• Inger: Clal is a group that contains a very big insurance company and another company that isdoing trading on the Israeli international stock market. We have a pension company andinsurance for cars, boats, apartments and so on. We even have two facilities running in UnitedStates and one in the UK.Were about 5,000 employees, and 7,000 insurance brokers, so that’s about 12,000 people usingour datacenter. We have about 200 different applications serving those people, those customersof ours, running on about 1,300 servers.Large undertakingGardner: Thats obviously a very large undertaking. How do you manage that? Is there acertain way that you’ve moved from physical to virtual, but have been able to manage it withoutwhat some people refer to as server sprawl.Inger: I know exactly what you mean about over populating the environment with more serversthan needed, because it’s very easy to provide a server today, as I said, within one hour.The way we manage that is by using VMware Chargeback. Weve implemented this module andwe have full visibility of the usage of a server. If someone who requested a server is not using itover a period of three months, we’ll know about it. We’ll contact them, and if they don’t requirethat server, we’ll just take it back, and the resources of that server will be available once againfor us.That way, were not providing servers as easy as could be. Were taking back servers that are notused or can even be consolidated into one single server. For example, if someone requested fiveweb servers based on Microsoft IAS and we’re sure that it can be consolidated into just oneserver because CPU utilization is very low, we’ll take it back.If an application guy requires that the server have eight virtual CPUs, and we judge its use onpeak time is only two, we’ll take six virtual CPUs back. So the process is managed very closelyin order not to give away servers, or even power, to existing servers that are not really needed.Gardner: Tell me how you’ve been able to develop what sounds like a private cloud, but a sortof dynamic workload capability. Do you consider what you’ve done a private cloud, or is thatsomething you’re looking to put in?Inger: We do consider what weve done a private cloud. Were actually looking into ways ofgoing into a hybrid cloud and pushing some of our systems to the public cloud in order to controlthe hybrid one. But, as I said, we do consider the work weve been doing in the past three yearsas fully partnering a private cloud.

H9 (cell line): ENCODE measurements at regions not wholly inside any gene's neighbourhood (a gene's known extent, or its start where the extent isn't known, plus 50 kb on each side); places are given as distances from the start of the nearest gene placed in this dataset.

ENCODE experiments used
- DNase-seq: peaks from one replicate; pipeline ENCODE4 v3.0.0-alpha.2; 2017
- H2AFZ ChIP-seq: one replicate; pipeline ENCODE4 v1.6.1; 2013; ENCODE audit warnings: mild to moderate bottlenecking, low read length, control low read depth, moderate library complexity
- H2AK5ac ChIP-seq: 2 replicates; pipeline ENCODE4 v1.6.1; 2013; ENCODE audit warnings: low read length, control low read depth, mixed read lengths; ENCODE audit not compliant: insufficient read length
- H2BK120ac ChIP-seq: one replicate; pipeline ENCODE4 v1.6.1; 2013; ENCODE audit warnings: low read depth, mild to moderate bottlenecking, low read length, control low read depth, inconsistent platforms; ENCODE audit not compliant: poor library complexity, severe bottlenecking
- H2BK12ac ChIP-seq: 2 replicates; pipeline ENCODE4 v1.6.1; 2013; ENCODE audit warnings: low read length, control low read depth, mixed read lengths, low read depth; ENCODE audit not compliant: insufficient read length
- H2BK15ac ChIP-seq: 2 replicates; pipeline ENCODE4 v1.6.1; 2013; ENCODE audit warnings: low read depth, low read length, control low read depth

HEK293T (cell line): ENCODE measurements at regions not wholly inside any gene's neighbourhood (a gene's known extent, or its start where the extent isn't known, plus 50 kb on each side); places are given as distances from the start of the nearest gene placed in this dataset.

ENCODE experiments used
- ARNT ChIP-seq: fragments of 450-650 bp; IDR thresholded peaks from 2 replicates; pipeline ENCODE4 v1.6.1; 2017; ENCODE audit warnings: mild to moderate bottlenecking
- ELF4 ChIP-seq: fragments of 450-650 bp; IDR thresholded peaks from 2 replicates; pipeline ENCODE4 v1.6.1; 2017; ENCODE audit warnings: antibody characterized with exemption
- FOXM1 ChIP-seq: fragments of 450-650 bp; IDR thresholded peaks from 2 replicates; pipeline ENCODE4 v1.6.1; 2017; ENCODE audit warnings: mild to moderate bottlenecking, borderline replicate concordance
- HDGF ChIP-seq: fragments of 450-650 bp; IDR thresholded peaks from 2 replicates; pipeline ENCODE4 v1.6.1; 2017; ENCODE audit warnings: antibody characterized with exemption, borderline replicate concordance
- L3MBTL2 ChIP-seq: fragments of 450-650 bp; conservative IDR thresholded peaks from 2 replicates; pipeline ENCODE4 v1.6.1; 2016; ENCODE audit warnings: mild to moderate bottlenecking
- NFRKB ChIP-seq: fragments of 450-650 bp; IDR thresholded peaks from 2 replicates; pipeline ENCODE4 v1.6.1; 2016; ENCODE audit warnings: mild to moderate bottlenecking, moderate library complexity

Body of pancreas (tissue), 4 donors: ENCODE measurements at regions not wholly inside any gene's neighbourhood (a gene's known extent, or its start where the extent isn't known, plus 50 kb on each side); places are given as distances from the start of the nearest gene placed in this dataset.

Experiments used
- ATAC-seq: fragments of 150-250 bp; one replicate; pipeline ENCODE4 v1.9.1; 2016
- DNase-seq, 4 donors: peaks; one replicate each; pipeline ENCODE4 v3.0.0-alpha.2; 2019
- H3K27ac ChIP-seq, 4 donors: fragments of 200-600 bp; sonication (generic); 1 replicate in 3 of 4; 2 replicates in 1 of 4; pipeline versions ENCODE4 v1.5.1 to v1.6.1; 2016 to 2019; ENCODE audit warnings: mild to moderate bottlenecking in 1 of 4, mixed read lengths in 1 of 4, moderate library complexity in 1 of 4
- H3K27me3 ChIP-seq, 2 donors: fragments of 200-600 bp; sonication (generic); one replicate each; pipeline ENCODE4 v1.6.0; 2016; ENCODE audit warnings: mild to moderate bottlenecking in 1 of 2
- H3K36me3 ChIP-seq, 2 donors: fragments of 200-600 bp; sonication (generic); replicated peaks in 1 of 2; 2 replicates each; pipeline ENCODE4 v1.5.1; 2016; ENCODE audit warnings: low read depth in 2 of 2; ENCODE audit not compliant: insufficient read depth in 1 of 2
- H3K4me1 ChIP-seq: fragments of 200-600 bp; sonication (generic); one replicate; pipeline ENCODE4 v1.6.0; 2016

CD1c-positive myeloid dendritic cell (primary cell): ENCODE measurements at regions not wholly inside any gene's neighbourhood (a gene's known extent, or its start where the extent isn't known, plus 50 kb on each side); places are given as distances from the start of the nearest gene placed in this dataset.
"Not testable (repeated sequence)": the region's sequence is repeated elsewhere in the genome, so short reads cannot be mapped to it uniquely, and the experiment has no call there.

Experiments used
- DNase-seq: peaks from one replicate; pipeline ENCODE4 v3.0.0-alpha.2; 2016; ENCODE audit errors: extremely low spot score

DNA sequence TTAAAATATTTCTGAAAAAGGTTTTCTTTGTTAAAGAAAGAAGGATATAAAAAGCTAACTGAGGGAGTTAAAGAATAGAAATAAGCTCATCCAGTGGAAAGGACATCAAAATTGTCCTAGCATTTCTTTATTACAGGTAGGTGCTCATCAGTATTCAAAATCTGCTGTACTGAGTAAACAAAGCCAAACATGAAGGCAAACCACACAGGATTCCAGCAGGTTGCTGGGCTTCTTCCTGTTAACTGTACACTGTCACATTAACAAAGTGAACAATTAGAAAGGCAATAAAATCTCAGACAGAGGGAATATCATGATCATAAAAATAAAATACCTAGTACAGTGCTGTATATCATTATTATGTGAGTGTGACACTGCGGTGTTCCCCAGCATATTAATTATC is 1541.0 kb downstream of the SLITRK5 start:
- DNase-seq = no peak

• Gardner: Have there been any hardware benefits when moving to a private cloud, perhaps usingx86 hardware and blades? How has that impacted your costs, and have you moved entirely tostandardized hardware?Inger: Of course. When we saw that those 20 servers that we initially did in late 2008 andeverything worked okay, we decided to do standards. In one of the standards that was decidedupon was if it doesn’t work on VMware it won’t get on our data center. So a lot of applicationsthat run on Itanium microprocessors were migrated into Linux and on top of VMware running onx86,Saving moneyWe managed to save a lot of money, both in supporting those legacy systems and developing inthose legacy systems. They’re all grown. Everything that we have is virtual, 100 percent of thedata center. Everything is run on x86 blades, running Windows 2008 or in Linux.All these systems we have used to run on a mainframe. It’s Micro Focus COBOL running on topof Red Hat Linux latest version, on top of VMware, and x86 blade.Gardner: Let’s take the discussion more towards the desktop, the virtualization experienceyou’ve had with servers and supporting such workloads as SQL Server, Oracle, and SAP. Thishas given you a set of skills and confidence in virtualization that you’ve now taken out, usingVMware View, to the desktop. Perhaps you could tell us how far you’ve gone in the virtualdesktop infrastructure (VDI) direction?Inger: After finishing the private cloud in our two data centers, the next step within that cloudwas desktop. We looked at was how to minimize the amount of trouble we get from using ourdesktops -- back then it was with Windows XP Desktop -- and how to enable mobility of users,giving them the full desktop experience, whether they’re connecting from their own desktop inthe workplace or if they’re using an iPad device, connecting from home, or visiting an insurancebroker outside of our offices.We looked at the couple of technologies that would fit in VMware View. Again, after a shortPOC, we decided to go ahead with the VMware View. We started the project in January 2012 andright now wre running 600 users. All of them are using VMware View 4.6 which is beingupgraded, as we speak, to version of 5.1.It enables us to give those users an immediate upgrade to a Windows 7 experience, by justinstalling VMware View, instead of having to upgrade each station of those viewers, and withoutgoing to those 600 users who are on Windows 7 right now.And were delivering it on every device that theyre working on. If they’re at work, at home,outside of their office, their devices, iPad as we said earlier, are getting the same experience. Theplan is that by the end of next year, all of our employees could be working on VMware View.